From a purely technical point of view, we hope to integrate the Leap Motion controller or the Magic Leap to include hand tracking among the several forms of possible input. This will allow a more natural interaction with virtual objects, easing the picking up virtual objects in the earlier levels, and better grasping and moving them in advanced ones.

We also hope to develop more levels to require more movement around the room, more challenging stacking patterns, and even bimanual activities, pronosupination and fine movement.

Other possible developments would be developing exercises more focused on the cognitive side, i.e. by asking patients to put in the proper sequence virtual objects which include simple actions related to getting dressed or washing teeth or any other daily activities to increasingly challenge the subjects.

We will add more menu options to allow hospitals to create accounts for each patient and provide trackable data on improvement.

One important development would be the transfer of data into a cloud based repository, allowing remote monitoring and continuous supervision of the patients, as well as paving the way to new advanced processing (i.e. big data)

Location: 3rd Floor, E15, outside room 322

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Some Traumatic Brain Injuries figure


  1. About 2.8 million TBI-related emergency department (ED) visits, hospitalizations, and deaths occurred in the United States.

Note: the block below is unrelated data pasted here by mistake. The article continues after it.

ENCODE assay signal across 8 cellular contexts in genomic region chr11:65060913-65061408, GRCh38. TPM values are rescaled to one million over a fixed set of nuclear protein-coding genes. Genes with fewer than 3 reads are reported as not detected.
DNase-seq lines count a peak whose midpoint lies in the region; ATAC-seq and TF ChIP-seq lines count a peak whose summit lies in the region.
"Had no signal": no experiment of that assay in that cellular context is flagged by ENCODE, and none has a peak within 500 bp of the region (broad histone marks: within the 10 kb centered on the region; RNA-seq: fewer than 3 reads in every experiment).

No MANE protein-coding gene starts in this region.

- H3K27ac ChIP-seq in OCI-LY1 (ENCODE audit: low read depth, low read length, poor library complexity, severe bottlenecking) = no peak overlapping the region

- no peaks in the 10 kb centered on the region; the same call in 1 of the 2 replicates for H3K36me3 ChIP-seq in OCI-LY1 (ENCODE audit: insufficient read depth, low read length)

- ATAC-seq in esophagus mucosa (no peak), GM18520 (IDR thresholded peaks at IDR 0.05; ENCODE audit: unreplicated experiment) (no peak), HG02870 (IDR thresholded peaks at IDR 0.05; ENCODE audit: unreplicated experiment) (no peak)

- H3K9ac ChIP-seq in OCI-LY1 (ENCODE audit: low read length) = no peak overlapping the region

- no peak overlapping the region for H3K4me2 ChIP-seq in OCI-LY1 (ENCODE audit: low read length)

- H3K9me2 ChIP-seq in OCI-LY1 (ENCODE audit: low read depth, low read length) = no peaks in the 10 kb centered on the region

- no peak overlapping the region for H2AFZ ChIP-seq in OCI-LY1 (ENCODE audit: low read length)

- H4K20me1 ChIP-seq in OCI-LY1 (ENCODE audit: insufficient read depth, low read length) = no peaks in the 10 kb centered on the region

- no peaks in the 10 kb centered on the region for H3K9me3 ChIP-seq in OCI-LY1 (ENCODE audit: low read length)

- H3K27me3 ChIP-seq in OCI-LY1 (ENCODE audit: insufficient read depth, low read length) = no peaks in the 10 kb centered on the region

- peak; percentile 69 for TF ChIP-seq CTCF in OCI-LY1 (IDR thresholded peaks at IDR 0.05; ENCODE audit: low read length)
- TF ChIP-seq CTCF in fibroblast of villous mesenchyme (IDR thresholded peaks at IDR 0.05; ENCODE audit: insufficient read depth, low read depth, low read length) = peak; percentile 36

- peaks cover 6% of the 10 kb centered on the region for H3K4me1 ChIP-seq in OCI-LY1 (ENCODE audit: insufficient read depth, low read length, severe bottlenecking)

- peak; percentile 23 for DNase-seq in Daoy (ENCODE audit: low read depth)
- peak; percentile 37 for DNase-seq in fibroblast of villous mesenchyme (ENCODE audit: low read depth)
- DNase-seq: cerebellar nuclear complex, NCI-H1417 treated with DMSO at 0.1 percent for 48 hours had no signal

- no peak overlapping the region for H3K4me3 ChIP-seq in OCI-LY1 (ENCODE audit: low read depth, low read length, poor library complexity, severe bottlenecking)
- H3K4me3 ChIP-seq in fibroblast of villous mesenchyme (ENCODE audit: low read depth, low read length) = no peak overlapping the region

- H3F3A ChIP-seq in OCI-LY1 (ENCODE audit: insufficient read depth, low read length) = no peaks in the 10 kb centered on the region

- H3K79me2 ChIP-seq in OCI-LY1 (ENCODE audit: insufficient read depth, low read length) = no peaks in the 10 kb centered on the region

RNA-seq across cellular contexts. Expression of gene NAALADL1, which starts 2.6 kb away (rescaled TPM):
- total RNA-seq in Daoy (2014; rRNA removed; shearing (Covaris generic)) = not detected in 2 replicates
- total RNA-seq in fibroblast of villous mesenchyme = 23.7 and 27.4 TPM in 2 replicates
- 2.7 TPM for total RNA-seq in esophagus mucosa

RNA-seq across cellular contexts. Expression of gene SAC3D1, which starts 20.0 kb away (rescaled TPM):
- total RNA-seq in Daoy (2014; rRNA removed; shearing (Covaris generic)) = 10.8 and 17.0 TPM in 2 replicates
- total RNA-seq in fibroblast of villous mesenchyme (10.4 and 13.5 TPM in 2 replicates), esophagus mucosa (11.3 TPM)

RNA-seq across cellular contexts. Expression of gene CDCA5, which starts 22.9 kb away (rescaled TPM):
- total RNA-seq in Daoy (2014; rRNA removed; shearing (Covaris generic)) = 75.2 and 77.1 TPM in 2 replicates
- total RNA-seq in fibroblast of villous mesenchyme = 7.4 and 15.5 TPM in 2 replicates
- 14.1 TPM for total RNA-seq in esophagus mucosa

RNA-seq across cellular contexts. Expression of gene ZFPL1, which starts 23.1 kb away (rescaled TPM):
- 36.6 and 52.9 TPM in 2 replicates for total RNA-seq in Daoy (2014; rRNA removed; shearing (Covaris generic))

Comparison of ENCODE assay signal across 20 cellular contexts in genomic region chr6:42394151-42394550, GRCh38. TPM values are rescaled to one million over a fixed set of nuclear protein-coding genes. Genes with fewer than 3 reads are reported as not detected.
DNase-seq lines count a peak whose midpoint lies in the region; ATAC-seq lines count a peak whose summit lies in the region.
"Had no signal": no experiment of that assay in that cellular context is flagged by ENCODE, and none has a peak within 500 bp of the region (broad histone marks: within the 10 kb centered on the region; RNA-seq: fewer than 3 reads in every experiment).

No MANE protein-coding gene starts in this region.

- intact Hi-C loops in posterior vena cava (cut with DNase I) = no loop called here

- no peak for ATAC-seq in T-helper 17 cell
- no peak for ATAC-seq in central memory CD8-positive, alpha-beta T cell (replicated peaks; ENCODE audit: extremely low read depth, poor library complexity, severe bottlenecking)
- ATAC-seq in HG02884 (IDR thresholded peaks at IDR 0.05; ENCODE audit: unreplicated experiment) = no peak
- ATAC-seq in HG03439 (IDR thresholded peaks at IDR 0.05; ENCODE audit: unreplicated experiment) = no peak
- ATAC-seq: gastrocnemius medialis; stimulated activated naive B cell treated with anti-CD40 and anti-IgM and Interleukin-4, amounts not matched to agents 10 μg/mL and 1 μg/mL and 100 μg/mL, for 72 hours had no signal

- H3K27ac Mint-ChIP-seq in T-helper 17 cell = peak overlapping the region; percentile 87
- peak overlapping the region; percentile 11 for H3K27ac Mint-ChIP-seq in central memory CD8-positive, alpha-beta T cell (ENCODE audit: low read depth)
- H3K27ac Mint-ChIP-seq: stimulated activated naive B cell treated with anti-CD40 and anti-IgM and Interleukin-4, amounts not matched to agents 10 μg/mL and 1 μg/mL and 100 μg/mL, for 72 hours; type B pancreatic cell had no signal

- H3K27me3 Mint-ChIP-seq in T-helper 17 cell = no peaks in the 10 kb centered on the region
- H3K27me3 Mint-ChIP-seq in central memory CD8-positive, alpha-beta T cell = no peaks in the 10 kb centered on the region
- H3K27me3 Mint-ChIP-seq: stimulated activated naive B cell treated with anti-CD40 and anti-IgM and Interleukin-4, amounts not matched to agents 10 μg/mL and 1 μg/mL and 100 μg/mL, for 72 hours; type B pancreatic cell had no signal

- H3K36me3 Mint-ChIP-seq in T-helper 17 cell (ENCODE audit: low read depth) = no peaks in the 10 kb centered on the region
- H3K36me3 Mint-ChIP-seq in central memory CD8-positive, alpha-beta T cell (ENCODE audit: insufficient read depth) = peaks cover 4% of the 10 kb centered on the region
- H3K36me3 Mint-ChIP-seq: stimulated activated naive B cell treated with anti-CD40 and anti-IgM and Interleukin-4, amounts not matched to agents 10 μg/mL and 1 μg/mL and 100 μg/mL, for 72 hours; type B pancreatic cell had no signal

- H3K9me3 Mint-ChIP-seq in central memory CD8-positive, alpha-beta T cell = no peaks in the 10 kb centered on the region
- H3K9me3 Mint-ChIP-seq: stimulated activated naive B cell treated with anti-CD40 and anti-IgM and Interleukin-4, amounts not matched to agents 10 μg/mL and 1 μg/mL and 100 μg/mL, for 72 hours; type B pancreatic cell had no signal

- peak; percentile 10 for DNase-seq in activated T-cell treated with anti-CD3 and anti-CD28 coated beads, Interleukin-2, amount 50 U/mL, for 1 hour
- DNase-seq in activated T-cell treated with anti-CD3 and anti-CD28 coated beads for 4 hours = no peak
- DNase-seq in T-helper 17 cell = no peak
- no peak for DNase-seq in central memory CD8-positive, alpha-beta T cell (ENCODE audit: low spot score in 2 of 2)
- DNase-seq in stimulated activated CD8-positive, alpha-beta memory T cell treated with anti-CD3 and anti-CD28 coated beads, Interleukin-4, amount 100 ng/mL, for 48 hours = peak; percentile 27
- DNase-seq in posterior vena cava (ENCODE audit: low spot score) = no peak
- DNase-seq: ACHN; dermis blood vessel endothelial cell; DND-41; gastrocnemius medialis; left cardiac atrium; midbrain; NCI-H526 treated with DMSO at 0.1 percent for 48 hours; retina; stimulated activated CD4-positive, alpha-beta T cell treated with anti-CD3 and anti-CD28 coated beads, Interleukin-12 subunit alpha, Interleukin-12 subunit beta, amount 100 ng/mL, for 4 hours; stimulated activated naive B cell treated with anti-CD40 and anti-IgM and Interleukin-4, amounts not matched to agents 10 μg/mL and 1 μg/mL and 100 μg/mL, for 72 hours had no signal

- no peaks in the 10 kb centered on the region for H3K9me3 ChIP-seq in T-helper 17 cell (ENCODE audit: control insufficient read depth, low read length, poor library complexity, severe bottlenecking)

2. TBI contributed to the deaths of nearly 50,000 people

  3. TBI was a diagnosis in more than 282,000 hospitalizations and 2.5 million ED visits. These consisted of TBI alone or TBI in combination with other injuries.

  4. Over the span of six years (2007–2013), while rates of TBI-related ED visits increased by 47%, hospitalization rates decreased by 2.5% and death rates decreased by 5%.

  5. In 2012, an estimated 329,290 children (age 19 or younger) were treated in U.S. EDs for sports and recreation-related injuries that included a diagnosis of concussion or TBI.

  6. From 2001 to 2012, the rate of ED visits for sports and recreation-related injuries with a diagnosis of concussion or TBI, alone or in combination with other injuries, more than doubled among children (age 19 or younger).

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Stroke Statistics

  1. Stroke kills about 140,000 Americans each year—that’s 1 out of every 20 deaths.
  2. Someone in the United States has a stroke every 40 seconds. Every 4 minutes, someone dies of stroke.
  3. Every year, more than 795,000 people in the United States have a stroke. About 610,000 of these are first or new strokes.
  4. About 185,00 strokes—nearly 1 of 4—are in people who have had a previous stroke.
  5. About 87% of all strokes are ischemic strokes, in which blood flow to the brain is blocked.
  6. Stroke costs the United States an estimated $34 billion each year.2 This total includes the cost of health care services, medicines to treat stroke, and missed days of work.
  7. Stroke is a leading cause of serious long-term disability.2 Stroke reduces mobility in more than half of stroke survivors age 65 and over.